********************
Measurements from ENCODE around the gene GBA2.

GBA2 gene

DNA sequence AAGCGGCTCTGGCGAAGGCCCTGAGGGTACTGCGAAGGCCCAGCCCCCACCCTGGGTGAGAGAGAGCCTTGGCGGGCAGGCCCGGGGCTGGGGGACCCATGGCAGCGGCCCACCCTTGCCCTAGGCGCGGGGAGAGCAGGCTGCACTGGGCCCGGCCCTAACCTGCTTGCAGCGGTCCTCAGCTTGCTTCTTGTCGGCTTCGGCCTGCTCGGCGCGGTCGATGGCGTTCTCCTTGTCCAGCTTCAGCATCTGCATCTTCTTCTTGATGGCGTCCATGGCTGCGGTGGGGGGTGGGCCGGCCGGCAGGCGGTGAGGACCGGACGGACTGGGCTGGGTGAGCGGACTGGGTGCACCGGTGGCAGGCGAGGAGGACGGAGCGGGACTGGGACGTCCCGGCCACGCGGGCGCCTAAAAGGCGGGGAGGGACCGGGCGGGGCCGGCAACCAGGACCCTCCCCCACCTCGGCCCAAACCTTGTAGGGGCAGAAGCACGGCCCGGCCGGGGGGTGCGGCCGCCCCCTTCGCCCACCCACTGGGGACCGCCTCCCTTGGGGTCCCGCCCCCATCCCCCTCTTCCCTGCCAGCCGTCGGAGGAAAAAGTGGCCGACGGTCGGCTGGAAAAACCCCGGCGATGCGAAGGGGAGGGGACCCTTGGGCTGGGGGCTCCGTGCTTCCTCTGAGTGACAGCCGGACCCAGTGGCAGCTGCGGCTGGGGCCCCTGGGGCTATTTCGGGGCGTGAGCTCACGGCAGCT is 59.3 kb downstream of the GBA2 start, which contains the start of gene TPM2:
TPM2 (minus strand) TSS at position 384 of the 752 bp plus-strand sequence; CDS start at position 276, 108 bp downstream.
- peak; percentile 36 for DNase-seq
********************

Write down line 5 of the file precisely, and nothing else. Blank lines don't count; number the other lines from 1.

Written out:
- peak; percentile 36 for DNase-seq